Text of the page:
His ultimate legacy most likely is out of our hands. Fans who may not yet be alive will decide who he was. To us, today, Eddy Merckx is the greatest cyclist who ever lived, not a fraud who tested positive for a stimulant while leading the 1969 Giro d’Italia and had his 1973 Giro di Lombardia win stripped for the same. Joop Zoetemelk is the hardman who started and finished 16 Tours—a record—and won one. He’s not a reprobate who was caught doping at the 1979 Tour, received a paltry penalty of a 10-minute time addition, and maintained his second-place podium spot. Jacques Anquetil is the five-time Tour winner who in 1961 took the yellow jersey on Stage 1 and wore it all the way to Paris, not a boastful cheater who said, during a French television interview, “Leave me in peace—everybody takes dope.” And Fausto Coppi is il campionissimo, the champion of champions, not an admitted doper who said on Italian television that he only took drugs when necessary—”which is nearly always.”
We live in a different age, one that may not allow the forgiveness of Lance Armstrong, that may hold him to be the creator rather than the product of the era he reigned over. We might even judge this champion’s cheating and lying too vile to permit the remembrance of the part of him that, even now, convinced that he doped to win the Tour, I can’t stop being a fan of: the plain fact that he was, as even his bitter enemy Floyd Landis told me when we spoke last year, “a badass on a bike.”

[And this sat well with me. It’s a sport. People cheat. It’ll be forevermore be the case. And the folks that win are all badasses. You don’t win if you’re not regardless of what you may or may not take.]

Injustice for All: USADA & Lance Armstrong | Bicycling Magazine:

What would happen to the jerseys would be an absurdity.

Probably the most notable outcome is that Jan Ullrich becomes a unique champion, a four-time winner of the Tour, more decorated than Greg LeMond. Ullrich is, of course, an admitted and convicted doper. The farce on top of this farce would be the continued possession of a yellow jersey by Bjarne Riis. After the 1996 Tour winner admitted in 2007 that he’d used EPO to achieve his victory, the race organizers told him not to attend that year’s edition, and in the official listing of winners in the online archive and elsewhere, a blank space ­appeared where his name once was. The next year, he was back at the Tour as a directeur sportif, and his name was back on the list.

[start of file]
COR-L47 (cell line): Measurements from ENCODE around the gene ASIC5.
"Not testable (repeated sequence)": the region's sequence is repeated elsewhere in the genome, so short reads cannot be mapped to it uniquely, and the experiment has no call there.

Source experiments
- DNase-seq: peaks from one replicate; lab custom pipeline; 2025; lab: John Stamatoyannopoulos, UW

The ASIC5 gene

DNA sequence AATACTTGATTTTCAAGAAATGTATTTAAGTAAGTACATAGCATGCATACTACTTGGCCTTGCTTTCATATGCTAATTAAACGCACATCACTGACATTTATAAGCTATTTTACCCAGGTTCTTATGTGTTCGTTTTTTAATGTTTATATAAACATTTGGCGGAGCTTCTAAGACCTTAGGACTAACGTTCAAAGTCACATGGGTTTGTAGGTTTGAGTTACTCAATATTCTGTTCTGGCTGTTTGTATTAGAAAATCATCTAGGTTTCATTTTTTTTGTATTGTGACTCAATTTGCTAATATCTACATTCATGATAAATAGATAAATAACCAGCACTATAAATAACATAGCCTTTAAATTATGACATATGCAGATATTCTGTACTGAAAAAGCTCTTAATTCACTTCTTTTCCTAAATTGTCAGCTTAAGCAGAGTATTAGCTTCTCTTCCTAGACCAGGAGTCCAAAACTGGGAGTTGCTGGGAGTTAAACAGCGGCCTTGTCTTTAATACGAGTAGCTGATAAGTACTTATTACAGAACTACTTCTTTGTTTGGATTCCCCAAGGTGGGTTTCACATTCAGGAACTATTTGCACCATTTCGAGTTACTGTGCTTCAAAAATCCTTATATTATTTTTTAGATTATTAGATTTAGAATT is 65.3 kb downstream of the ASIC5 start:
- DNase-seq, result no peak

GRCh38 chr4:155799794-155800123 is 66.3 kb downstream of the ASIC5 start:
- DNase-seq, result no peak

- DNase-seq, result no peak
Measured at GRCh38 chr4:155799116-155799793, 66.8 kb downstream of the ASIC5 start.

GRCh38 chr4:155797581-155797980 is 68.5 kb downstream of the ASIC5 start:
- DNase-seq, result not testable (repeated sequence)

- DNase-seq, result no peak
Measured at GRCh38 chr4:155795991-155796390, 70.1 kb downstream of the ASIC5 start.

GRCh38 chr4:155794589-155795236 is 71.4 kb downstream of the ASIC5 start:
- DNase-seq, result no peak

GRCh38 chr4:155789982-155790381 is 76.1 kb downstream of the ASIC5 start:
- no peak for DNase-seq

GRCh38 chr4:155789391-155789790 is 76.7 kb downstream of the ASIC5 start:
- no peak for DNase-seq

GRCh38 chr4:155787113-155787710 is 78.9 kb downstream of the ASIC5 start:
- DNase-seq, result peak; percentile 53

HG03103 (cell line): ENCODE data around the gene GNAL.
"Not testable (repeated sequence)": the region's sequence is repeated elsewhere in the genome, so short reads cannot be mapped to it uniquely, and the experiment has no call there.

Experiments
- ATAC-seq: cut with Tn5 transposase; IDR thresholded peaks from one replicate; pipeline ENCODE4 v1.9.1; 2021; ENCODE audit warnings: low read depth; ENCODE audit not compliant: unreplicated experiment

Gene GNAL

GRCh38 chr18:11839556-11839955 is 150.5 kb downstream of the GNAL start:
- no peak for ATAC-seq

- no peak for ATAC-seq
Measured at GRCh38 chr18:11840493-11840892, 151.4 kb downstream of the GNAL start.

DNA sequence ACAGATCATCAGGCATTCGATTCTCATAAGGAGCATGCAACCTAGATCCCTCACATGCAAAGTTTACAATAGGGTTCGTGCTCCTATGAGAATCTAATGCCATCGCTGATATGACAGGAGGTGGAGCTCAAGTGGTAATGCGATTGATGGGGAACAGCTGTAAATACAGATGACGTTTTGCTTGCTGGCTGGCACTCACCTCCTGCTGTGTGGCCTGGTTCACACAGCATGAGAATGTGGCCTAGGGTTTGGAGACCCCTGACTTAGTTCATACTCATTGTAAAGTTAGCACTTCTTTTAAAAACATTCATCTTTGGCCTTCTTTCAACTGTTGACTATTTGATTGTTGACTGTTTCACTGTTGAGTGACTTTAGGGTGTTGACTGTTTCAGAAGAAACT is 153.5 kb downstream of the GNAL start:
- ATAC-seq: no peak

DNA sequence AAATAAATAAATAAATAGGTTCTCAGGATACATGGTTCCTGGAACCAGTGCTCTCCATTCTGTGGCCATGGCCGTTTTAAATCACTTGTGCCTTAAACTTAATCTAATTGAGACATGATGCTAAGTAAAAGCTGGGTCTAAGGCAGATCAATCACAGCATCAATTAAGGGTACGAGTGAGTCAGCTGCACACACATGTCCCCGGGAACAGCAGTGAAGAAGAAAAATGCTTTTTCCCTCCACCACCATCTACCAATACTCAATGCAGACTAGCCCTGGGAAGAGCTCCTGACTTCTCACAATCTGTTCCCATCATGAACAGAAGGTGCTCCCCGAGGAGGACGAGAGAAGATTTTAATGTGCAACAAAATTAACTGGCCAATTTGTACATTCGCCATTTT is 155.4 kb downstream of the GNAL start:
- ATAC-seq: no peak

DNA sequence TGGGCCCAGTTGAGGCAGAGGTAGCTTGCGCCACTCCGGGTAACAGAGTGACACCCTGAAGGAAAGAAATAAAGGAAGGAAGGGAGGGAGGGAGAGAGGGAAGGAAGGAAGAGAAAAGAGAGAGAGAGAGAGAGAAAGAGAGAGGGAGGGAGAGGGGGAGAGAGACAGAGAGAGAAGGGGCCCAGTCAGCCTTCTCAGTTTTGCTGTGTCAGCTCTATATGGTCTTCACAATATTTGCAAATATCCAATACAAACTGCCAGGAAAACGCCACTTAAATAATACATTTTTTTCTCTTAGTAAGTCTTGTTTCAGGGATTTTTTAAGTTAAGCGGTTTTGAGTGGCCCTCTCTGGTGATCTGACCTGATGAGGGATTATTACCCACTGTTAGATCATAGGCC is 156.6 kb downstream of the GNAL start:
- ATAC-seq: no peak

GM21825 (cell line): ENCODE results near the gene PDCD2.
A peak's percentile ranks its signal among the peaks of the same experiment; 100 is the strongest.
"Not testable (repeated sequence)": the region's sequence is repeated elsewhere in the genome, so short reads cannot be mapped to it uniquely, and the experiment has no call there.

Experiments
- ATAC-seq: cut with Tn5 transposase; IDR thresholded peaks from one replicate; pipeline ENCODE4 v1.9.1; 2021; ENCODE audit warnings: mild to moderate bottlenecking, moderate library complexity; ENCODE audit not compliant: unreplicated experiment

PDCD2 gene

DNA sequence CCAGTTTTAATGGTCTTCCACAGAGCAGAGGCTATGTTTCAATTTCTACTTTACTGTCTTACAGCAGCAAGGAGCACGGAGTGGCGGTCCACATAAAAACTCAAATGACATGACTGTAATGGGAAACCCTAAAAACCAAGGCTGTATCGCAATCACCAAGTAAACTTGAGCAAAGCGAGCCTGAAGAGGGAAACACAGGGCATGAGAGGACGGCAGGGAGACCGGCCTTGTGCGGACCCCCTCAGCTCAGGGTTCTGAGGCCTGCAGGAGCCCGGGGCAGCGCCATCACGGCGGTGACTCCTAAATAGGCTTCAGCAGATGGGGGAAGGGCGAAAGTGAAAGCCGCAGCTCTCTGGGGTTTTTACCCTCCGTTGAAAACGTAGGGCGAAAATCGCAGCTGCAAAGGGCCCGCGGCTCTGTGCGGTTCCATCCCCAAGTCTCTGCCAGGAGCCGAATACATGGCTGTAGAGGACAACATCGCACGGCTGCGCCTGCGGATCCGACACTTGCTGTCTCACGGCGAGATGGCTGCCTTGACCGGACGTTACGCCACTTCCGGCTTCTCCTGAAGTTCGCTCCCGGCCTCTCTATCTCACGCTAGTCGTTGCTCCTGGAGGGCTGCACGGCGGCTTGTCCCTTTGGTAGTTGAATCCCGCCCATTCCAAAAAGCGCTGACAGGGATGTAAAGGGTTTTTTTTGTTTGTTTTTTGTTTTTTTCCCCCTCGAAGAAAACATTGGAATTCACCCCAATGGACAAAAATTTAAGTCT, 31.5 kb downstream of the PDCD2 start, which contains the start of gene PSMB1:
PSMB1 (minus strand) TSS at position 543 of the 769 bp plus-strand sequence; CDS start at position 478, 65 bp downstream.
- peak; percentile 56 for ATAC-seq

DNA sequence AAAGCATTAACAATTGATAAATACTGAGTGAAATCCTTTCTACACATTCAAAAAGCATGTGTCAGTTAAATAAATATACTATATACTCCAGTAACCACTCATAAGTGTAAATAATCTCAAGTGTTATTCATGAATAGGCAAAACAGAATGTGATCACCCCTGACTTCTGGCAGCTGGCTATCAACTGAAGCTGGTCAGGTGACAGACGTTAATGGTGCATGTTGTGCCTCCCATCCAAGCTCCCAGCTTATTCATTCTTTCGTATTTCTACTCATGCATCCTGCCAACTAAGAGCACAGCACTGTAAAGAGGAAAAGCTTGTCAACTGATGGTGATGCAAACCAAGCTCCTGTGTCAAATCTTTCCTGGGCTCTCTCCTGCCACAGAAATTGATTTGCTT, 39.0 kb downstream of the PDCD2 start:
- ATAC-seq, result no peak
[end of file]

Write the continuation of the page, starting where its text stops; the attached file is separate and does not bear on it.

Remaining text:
If Armstrong is found by USADA to have doped but, like Riis, somehow is granted possession of his bounty, thanks to his celebrity a Hadron Collider-worthy impact will occur between our society’s ideal of morality and the real-life ethical relativism of cycling (and just about every other pursuit in life involving money and fame). It’s a black hole—one that already swallowed Floyd Landis and Alberto Contador, who doped and, unlike Riis, lost their jerseys.

[And that’s the critical point. The record books are already a mess beyond fixing. Forget them. They are nothing.]

Outline your Twitter conversations.

Thread: Outline your Twitter conversations.:

I just released a tool called Microliner that lets you outline your conversations on Twitter.

I don’t think anyone has ever had a tool like this, so I’d better explain how it works.

1. Open up the Microliner Workspace window. Enter an idea. 140 characters or less, please. :-)

2. Click the Tweet button. It goes out to all your followers on Twitter.

3. Wait a minute or so. Click the Replies button. Microliner calls Twitter and gets the replies, and arranges them under the messages they are in response to.

4. You can then reply to the replies, and so on. Once you get going, you can participate in a dozen conversations at once, and not lose track of where you are or who you’re conversing with. It really works.

The tool is available now:

I thought I was done developing on Twitter as a platform, and then I get an idea like this, and I have to do it, whether or not its advisable. :-)

[Nice idea. Twitter has really made a mess of stuff like this.]

Source: Scripting News

Marveling at the existence of the greatest phone ever made.

Marveling at the existence of the greatest phone ever made:

If I tell you the greatest thing about the iPhone 5 is how it “feels,” you’ll accuse me of being a superficial aesthete who cares more for form than function. You don’t care how a phone was built or how it looks; you just want it to work. But I think that argument misses something important about what it means for a phone to “work well”: When you’re holding a device all the time, how it feels affects its functionality. Or, as Steve Jobs might say, how it feels is how it works.

[I know this to be true from objects I craft myself. If people are going to touch it, how it feels is a huge part of how it works. I recently built some objects that were “so nice” that the folks they were built for refused to use them as they were designed. In short, they put a cover on them. An utter failure.]